Breeding and Whelping--a Little Light Reading for While You Wait
© Karen Lee, Surreyhill Whippets
Posted to Whippet World 31 Oct 06

Author’s note:  This is a reworking of a message board post I wrote back in 2003. After several requests to reprint it, I have shaped into a more cohesive article.

*Thoughts on Breeding and Whelping Whippets*


So, the big day is nearly here, and you’re looking at your rapidly expanding Whippet girl and starting to get a little worried.  So many things could go wrong!  A million “what ifs” run through your mind, if you are anything like I was when I had my first litter of my own without my mother there to help me.   Since that time, I’ve attended quite a few whelping dams, mostly mine but also those owned by others.  The first litters I assisted into this world were out of herding breed dogs, and it didn’t take very many Whippet litters for me to notice that Whippets go about things sometimes rather….differently…than the books on the subject and breeder lore aimed at breeders of most breeds would suggest.

It is not my intention to go over the same ground as the many good reference materials on dog breeding, whelping, and puppy rearing that are currently in print. Suffice it say that any newbie should have at least one, two preferably, to hand, and make sure they have read them cover to cover before embarking on the adventure of becoming a Whippet breeder. My personal favorite is *Canine Reproduction*, by Phyllis A Holst DVM, which contains a great deal of material useful to both the novice and experienced breeder. Furthermore, a discussion of whether or not it is advisable to breed a given bitch, and if so, to whom, is outside the scope of this article. There are, however, things which seem to be common enough in Whippets, but which are not specifically addressed by most of these books on the subject, and these are the 'tricks of the trade' that I want to use this forum to share.

What are my qualifications for writing this article, anyway? Well, I am not a veterinarian, but I am the daughter of a hobby breeder of over 35 years experience in breeding dogs from every group but the Terrier and Sporting Groups. God bless my mother for honoring her promises to haul me out of bed in the wee small hours to see the puppies come out when I was still just a school kid. My own experience in breeding and whelping out my own Whippets goes back to 1986, and comprises a total of 14 Whippet dams, 34 litters, and  240 live puppies delivered, (an average of 7.1 puppies per litter). I have only delivered a single puppy dead from one of my bitches which might conceivably have been saved with increased intervention, nor has any Whippet bitch who’s whelping was managed by either my mother or myself ever required a c-section or any veterinary intervention whatsoever in order to deliver her puppies naturally, at home. While a c-section or a dead puppy can simply be due to illness, bad luck, or a bitch who develops a complication during whelping that only a c-section can resolve, I do feel that the natural whelping in the home is the ideal we all should strive for with our Whippets. They SHOULD be a free-whelping breed. So, while I may have had a lot of good luck, I must be doing something right.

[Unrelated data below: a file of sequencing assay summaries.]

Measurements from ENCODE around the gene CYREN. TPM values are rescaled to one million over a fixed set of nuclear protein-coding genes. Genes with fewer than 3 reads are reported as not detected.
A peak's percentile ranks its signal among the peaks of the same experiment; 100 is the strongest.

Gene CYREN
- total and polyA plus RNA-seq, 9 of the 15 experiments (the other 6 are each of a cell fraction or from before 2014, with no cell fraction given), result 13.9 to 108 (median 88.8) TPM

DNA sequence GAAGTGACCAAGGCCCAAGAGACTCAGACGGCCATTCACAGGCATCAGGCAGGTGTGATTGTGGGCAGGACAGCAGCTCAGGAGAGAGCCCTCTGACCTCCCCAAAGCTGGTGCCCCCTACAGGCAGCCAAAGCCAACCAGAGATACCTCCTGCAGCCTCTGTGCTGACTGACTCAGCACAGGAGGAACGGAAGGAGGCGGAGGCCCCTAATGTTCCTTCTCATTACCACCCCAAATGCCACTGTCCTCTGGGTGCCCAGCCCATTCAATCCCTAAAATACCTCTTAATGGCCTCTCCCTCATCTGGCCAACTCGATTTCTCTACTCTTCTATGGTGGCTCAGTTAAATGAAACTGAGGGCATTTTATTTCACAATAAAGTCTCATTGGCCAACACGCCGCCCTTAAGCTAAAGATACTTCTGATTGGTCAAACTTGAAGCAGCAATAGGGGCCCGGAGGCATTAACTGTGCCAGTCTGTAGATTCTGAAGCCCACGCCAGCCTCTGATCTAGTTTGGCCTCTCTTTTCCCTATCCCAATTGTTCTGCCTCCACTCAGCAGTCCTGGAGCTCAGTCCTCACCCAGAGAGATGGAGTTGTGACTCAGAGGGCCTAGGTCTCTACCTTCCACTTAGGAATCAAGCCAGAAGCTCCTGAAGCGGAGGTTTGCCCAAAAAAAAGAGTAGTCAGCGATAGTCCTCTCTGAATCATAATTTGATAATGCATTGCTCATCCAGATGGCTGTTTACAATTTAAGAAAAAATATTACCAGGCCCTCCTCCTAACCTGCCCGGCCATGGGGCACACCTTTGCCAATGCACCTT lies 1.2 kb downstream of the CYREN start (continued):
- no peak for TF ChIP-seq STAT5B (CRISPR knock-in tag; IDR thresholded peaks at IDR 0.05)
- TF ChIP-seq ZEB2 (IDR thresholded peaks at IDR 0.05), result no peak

I give a lot of credit for my enviable record as a canine midwife to those who mentored me, and allowed me to assist with whelpings when I was new to breeding, and I write this in the hope that some of this information may prove similarly helpful to others. Nothing I say is intended to supplant qualified Veterinary opinion in individual cases, but I do think that there are many excellent Veterinarians who lack practical breeding experience. This is becoming ever more common, in fact, I have heard people say that some of the newer vets have told them they have never seen or been present through a normal whelping.  Breeders must always seek to balance gut instincts and experience with their own bitches and dogs with what their Veterinarian can provide by way of professional expertise.

No one can predict today the litters from which the best and most useful individuals for the future will come. The way I see it, I want everyone who breeds with quality in mind to have every chance of a good-sized litter of live puppies, because it may be that one of your litters may contain the dog of my dreams, hopefully with both of his balls!